Amazon Kindle for the rest of the world but not for me

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So Amazon has announced the availability of their e-book reader Kindle for, among other countries, Germany and Austria. The reader may be pre-ordered on, and will be shipped after October 19th. Costs? About 190€.

It’s good news for anyone who likes to read and especially good news for anyone who likes to read and be able to automatically download new books for a cheaper price than their physical brethren.

It’s bad news though for everyone who doesn’t feel too comfortable with the possibility of a company barging into your home and removing a previous purchase without warning (but with putting the purchase price back into your purse). Sound extremely weird and paranoid? Well, it’s not, because that’s exactly what happened a few months back.

Apparently a company had offered books on the Kindle marketplace for which it, as it turned out later, didn’t have the rights. So when Amazon discovered that tricky situation, they snuck into the Kindles of the people who had already bought the books and removed them. To add irony to injury, the books were “Animal Farm” and “1984” by George Orwell.

And even though Amazon promised to not remove books in the future without warning, I’m a far too suspicious mind to really believe that. Because as long as they can, they probably will.

The Google Trap

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Went and saw a discussion at the Thalia-bookshop here in Vienna about a new book by an Austrian journalist titled “Die Google Falle” (The Google Trap).

Unfortunately, it was the worst panel discussion I’ve ever witnessed.

Here are a few points they should consider next time they hold something like that:

    • Apart from the author, don’t just invite marketing hacks. Telling people about the wonders of Adwords will not counter the arguments of someone who fears world dominance through data-mining. Find someone who knows about the Internets well enough to counter certain arguments by the author.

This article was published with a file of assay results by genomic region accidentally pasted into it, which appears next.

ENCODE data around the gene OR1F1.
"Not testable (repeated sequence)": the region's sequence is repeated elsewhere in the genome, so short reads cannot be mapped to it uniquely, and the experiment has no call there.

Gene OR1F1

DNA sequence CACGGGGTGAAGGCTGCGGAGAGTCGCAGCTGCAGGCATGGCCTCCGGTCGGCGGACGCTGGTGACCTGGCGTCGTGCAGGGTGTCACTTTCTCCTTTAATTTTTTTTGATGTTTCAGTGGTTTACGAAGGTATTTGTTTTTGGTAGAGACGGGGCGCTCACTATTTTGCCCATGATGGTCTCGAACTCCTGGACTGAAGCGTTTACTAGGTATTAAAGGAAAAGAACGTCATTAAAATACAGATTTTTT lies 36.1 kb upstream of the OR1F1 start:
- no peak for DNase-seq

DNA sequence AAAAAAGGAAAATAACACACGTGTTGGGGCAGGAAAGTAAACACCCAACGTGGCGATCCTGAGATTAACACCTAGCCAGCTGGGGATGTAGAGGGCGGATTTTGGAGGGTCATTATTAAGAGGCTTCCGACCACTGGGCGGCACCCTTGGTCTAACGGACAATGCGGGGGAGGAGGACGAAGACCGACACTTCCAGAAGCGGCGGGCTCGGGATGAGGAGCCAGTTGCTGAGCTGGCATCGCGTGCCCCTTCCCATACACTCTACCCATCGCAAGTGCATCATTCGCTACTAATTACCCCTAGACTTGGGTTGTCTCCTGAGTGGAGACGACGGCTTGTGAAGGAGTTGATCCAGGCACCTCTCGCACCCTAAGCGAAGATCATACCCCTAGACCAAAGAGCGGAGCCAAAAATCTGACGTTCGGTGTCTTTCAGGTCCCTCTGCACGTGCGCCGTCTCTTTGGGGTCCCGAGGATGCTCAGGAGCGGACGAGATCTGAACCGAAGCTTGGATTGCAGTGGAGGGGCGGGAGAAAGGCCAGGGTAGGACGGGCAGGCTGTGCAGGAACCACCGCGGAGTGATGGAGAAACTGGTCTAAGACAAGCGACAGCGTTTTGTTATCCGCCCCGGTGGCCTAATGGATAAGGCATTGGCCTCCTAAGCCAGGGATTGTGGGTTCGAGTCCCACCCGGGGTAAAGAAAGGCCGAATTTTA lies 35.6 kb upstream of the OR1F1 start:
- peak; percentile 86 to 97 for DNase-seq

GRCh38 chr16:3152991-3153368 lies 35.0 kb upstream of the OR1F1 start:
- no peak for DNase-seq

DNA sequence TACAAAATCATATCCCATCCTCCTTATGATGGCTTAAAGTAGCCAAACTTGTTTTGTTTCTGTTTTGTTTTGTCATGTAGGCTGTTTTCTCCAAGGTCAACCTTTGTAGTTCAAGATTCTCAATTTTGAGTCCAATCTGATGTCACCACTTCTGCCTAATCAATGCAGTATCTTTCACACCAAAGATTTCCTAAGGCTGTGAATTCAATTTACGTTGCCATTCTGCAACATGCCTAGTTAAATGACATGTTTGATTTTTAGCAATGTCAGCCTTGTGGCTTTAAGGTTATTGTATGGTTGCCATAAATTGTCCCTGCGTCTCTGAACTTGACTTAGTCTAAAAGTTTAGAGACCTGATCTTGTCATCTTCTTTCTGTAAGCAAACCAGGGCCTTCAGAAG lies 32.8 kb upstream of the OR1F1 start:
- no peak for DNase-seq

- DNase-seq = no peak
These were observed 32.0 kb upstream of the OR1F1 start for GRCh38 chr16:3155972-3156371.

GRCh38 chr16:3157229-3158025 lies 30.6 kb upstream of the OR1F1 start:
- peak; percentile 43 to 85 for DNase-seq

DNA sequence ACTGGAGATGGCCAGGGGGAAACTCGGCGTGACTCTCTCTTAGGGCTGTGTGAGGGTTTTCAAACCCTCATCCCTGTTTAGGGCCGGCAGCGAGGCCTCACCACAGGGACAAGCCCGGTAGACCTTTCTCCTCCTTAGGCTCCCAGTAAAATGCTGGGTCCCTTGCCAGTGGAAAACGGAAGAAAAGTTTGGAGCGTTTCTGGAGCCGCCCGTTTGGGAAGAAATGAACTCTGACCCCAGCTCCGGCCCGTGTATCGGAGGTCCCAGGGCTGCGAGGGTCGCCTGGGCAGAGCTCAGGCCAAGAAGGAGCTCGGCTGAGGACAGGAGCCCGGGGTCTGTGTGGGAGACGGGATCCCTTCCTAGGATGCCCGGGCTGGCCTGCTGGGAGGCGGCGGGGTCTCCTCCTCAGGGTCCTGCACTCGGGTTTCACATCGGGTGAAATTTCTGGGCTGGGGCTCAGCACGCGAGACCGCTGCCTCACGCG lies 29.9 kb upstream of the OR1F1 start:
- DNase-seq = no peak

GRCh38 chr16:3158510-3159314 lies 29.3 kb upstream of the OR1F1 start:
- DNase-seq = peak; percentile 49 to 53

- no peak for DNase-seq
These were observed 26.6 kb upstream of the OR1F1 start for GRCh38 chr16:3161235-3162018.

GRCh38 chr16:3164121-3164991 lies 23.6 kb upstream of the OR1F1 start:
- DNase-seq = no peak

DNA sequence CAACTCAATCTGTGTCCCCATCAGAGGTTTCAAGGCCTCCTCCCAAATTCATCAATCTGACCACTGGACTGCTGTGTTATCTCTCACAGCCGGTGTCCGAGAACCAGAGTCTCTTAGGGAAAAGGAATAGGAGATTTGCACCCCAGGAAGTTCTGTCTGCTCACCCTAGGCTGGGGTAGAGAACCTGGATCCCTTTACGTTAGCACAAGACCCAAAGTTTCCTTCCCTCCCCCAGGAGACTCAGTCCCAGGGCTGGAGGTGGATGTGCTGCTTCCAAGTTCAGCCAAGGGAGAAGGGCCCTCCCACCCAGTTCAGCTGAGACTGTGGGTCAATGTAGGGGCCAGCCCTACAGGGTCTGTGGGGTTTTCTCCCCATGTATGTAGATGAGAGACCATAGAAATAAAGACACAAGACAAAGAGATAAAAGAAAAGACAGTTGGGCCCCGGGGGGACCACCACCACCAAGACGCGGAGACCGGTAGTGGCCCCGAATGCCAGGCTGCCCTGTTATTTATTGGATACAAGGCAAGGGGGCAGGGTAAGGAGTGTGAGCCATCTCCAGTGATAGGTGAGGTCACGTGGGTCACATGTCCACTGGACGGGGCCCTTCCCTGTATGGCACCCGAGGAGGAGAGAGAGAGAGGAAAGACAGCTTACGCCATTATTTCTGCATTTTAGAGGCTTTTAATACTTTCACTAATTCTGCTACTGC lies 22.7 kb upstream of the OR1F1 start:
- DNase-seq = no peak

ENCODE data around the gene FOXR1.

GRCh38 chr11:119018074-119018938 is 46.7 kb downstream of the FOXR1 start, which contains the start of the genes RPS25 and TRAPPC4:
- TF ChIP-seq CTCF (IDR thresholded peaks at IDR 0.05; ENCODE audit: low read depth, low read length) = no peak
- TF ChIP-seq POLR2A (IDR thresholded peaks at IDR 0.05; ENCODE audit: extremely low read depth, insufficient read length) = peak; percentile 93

• When selecting a moderator, make sure he knows what the term “moderate” means. If he’s more fervent in detailing horror scenarios about the abuse of data collected by Google, he should not have been the moderator.
    • If you bring up all the evil things Google does, let audience members who clearly know more about the subject matter than anyone on stage talk about it. That’s what makes events like that interesting.
    • Make sure the author knows how to behave. Having him accuse a member of the audience (!) of being a Google fanboy, only because he didn’t share the author’s sentiment about the evils of collecting information about a visitor’s screen-resolution, is not just ridiculous, it’s simply not professional.
  • Generally, I can’t say a whole lot about the quality of the book, as I haven’t read it. But gathered from the quality of the arguments brought forth during the discussion, I’m pretty sure I’d be better off spending those 20€ on something more worthwhile.


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    I just found out that three books I thought I’d have to return to the specialty library in a week, will not be due until the 8th of January. Which really kind of made my day.

    I know, getting all excited about a bunch of books that are not even mine seems a tad unusal, but you need to understand my situation. I keep renting books for my thesis, and before I know it (ha!), let alone have read, understood and excerpted the book, it’s due again. And with these certain libraries, the ones that hold the books that are really interesting to me (and no, I’m of course not referring to these notorious “adult bookshops”), it’s really a bit of a pain. You can’t rent for longer than 28 days, and after returning a book, you need to wait for another three days before being able to rent them again.

    This is especially tedious when you’re like me, who can’t just rent one book, but at least 3 or 4. I know, my own fault, but I just can’t help it. And well, usually it ends like this: 4 books taken out, 2 books half read, no excerpts, no gain. But pain! Because I need to return them, then rent them again.

    I guess you will now understand my utter joy upon discovering that the advent of the holidays has given me an extra three weeks with my precious books.